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Skydmark1 10-08-2007 01:07 PM

Electric Baseboard Heat
Hello everyone, this is my first post at this forum. I'm going to be starting a project soon that involves renovating our now unusable 2nd floor. I'm researching how to heat it right now. The 1st floor is forced hot air and I don't want to have to go through putting duct work to the 2nd floor, especially given the type of house this is (new england style built in 1880's)

SO, I'm thinking electric baseboard is the way to go. I have a couple of questions that somebody here might be able to answer. First is, what are the differences from convection and electric hydronic. Is one more efficient than the other?

Secondly, I'd like to wire in a temperature controlled thermostat to at least a couple of the heaters, what can I use to do that? Lastly, what's the best way to figuire out how much baseboard I need? I read somewhere that 10 watts per square feet should be sufficient.

Any help is appreciated.....THANKS!!!! :thumbsup:


redline 10-08-2007 01:41 PM

How many square feet is the space that will need electric heat?

Will you be installing insulation?

How many amps is the main electriclal panel? (100, 150, 200...)

Skydmark1 10-09-2007 07:55 AM

Hi Redline, thanks for the reply. Here's some more info on the space I'm working on. There are 3 Bedrooms, each is 160-170 sq. ft. about 1/4 of each room is slant ceiling down to 4ft. The max ceiling height upstairs is just shy of 7 1/2 feet. There are a couple of windows in each room. All the windows are going to be replaced with Pella Replacement double thermal pane glass. The Master Bedroom is getting all new insulation, ceiling and walls. The other two rooms will be using the original insulation (4" walls) We have a 200 amp square D breaker box. What size wire do you run for electric heat?

Other than that, I mean our basic needs are to sustain 65-68 degrees without skyrocketing our electric bill. We have forced hot air downstairs, and even with no insulation in the ceiling or walls of one whole room upstairs, it still is warmer than you would think up there.

Also, I don't know if I mentioned that I'm in The NorthEast :thumbsup:

Thanks in advance for any and all help :thumbup:

chris75 10-09-2007 06:59 PM

If your using electric heat, your electric bill is going to skyrocket...

NateHanson 10-09-2007 07:04 PM

You're going to be shocked at how much you'll spend even with supplemental electric heat. This is the wrong way to do it. You MUST have a closet where you can put a duct chase through the 1st floor. Or bump out a section of wall to 2x6 and put ducting in the stud bay. You only need a couple outlets at that level, and you can possibly supply some of them from a common duct up from the basement if you're doing a renovation and have access to the floor joist space.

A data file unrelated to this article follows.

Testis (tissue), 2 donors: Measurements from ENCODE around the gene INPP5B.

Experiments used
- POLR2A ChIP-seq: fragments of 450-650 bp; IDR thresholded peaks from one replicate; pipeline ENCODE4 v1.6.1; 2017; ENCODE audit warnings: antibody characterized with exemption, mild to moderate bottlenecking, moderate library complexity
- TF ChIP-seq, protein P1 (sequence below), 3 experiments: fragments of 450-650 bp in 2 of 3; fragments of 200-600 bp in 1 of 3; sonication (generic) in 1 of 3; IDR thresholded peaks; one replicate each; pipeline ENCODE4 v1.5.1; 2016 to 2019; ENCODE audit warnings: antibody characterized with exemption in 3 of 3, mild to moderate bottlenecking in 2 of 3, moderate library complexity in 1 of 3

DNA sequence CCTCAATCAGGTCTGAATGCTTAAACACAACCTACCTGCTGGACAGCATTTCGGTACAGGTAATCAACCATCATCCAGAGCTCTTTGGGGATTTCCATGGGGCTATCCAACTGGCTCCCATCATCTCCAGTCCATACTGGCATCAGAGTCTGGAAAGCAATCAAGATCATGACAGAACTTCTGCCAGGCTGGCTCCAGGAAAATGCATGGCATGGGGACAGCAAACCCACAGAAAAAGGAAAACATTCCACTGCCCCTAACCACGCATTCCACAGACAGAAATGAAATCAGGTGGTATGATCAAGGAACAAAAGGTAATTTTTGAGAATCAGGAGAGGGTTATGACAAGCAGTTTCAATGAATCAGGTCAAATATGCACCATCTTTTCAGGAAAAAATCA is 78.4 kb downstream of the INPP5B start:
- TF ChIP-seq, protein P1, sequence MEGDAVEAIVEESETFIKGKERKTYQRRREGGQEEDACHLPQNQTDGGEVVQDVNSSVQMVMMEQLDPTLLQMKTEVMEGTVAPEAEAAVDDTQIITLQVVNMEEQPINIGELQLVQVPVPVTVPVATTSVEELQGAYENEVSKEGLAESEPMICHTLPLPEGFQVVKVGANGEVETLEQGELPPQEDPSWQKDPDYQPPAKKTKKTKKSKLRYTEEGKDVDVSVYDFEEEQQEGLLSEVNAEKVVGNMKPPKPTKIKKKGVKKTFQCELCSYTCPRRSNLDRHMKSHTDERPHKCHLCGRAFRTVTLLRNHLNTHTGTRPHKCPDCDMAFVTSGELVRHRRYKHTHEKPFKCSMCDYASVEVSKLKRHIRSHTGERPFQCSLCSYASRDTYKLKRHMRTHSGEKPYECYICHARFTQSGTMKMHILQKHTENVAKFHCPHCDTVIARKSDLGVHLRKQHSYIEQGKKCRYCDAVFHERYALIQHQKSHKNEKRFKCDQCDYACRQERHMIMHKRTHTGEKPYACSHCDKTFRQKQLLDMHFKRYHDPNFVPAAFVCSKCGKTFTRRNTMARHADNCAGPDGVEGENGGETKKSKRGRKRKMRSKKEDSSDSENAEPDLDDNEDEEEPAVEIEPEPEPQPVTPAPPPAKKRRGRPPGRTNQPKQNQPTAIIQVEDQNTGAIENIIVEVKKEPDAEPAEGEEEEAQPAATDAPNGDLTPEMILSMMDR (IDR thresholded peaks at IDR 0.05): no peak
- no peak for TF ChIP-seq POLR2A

dmaceld 10-09-2007 09:30 PM

How new/old is your current FA system downstairs? Old enough to consider replacing it?

Find a dealer around you somewhere who handles either Daikin or Mitsubishi high efficiency heat pump systems. They're called variable refrigerant volume (or flow) systems. One outdoor unit can feed up to eight indoor fan coil units. The biggest advantage is they will produce heat down to 5F with a coefficient of performance (COP) around 3. That means that for every Btu of electrical energy you put into the heat pump you get 3 Btus of heat out.

Not cheap to install, but can save you a lot of $ in the long run. Easy to install in an old house because all you have to run are copper tubes to the rooms upstairs. You put an individual fan coil in each room, each with its own thermostat. You can replace the furnace with a ducted fan coil and continue to use your existing duct work for down stairs. You could even buy the outdoor unit, hook up the bedrooms, and later change out the furnace. The system is that versatile.

Worth looking at.

Skydmark1 10-10-2007 06:43 AM

Ok, so sounds like maybe I don't want to put in electric because of the increase in my monthly bill. I thought maybe I could get away with it for another $30 a month or so.

Anyway, My current furnace is about mid-life but replacing it is out of the question anyway because it's just not in my budget. I'm working with about $10k to do the entire upstairs (3 bedrooms and a 3/4 bath)

I'm going to explore running a duct upstairs but it'll be hard to find a spot, I only have 1 closet on the 1st floor and I don't think it's going to work. We'll have to see. I think I'll still put in a couple of fan forced small electric wall heaters just to take the chill off if we need to.

Are there any other options I should be exploring? Suggestions are welcome, and thanks so far :thumbup:

chris75 10-12-2007 08:43 PM

You can run the duct anywhere any always just box it in, just pick a spot that will not look so bad on both floors...

hvactech 10-13-2007 07:51 AM

like others said electric heaters are not the way to go, you are not going to be happy with the results.

redline 10-14-2007 08:03 PM


Originally Posted by Skydmark1 (Post 67152)
... and even with no insulation in the ceiling or walls of one whole room upstairs, it still is warmer than you would think up there.

The heat from the first floor should rise thru the uninsulated ceilings (2nd foors)

You may be suprised that if you fully insulate the second floor that your heating needs will be less than you think. Heat will rise to the second floor by the stair way and other means.

Cooling during the summer will be another concern.

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